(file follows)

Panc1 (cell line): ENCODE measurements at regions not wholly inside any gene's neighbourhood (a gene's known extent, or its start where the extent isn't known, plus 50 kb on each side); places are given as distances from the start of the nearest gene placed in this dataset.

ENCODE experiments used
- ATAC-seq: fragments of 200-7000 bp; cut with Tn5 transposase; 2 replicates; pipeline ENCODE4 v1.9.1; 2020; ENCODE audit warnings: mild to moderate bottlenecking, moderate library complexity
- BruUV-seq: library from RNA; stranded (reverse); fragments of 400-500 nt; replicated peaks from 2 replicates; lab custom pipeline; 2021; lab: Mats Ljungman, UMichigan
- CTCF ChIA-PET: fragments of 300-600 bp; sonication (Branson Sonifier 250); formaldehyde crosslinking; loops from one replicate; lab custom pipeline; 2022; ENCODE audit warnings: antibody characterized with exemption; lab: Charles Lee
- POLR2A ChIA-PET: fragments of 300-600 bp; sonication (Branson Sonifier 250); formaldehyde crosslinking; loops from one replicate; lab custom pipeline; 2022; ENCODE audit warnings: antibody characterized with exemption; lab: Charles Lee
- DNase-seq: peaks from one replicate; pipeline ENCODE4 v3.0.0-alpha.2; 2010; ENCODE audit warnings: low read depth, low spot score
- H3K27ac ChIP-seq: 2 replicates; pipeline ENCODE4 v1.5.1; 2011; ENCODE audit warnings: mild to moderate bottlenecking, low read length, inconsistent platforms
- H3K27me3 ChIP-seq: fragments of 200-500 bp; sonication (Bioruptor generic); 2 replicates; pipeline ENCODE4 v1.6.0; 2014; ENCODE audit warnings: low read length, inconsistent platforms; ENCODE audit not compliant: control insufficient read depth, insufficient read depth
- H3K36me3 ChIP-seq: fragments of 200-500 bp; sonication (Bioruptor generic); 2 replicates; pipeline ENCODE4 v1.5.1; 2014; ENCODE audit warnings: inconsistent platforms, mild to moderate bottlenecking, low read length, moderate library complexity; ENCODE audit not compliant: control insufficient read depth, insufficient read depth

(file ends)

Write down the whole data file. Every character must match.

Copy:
Panc1 (cell line): ENCODE measurements at regions not wholly inside any gene's neighbourhood (a gene's known extent, or its start where the extent isn't known, plus 50 kb on each side); places are given as distances from the start of the nearest gene placed in this dataset.

ENCODE experiments used
- ATAC-seq: fragments of 200-7000 bp; cut with Tn5 transposase; 2 replicates; pipeline ENCODE4 v1.9.1; 2020; ENCODE audit warnings: mild to moderate bottlenecking, moderate library complexity
- BruUV-seq: library from RNA; stranded (reverse); fragments of 400-500 nt; replicated peaks from 2 replicates; lab custom pipeline; 2021; lab: Mats Ljungman, UMichigan
- CTCF ChIA-PET: fragments of 300-600 bp; sonication (Branson Sonifier 250); formaldehyde crosslinking; loops from one replicate; lab custom pipeline; 2022; ENCODE audit warnings: antibody characterized with exemption; lab: Charles Lee
- POLR2A ChIA-PET: fragments of 300-600 bp; sonication (Branson Sonifier 250); formaldehyde crosslinking; loops from one replicate; lab custom pipeline; 2022; ENCODE audit warnings: antibody characterized with exemption; lab: Charles Lee
- DNase-seq: peaks from one replicate; pipeline ENCODE4 v3.0.0-alpha.2; 2010; ENCODE audit warnings: low read depth, low spot score
- H3K27ac ChIP-seq: 2 replicates; pipeline ENCODE4 v1.5.1; 2011; ENCODE audit warnings: mild to moderate bottlenecking, low read length, inconsistent platforms
- H3K27me3 ChIP-seq: fragments of 200-500 bp; sonication (Bioruptor generic); 2 replicates; pipeline ENCODE4 v1.6.0; 2014; ENCODE audit warnings: low read length, inconsistent platforms; ENCODE audit not compliant: control insufficient read depth, insufficient read depth
- H3K36me3 ChIP-seq: fragments of 200-500 bp; sonication (Bioruptor generic); 2 replicates; pipeline ENCODE4 v1.5.1; 2014; ENCODE audit warnings: inconsistent platforms, mild to moderate bottlenecking, low read length, moderate library complexity; ENCODE audit not compliant: control insufficient read depth, insufficient read depth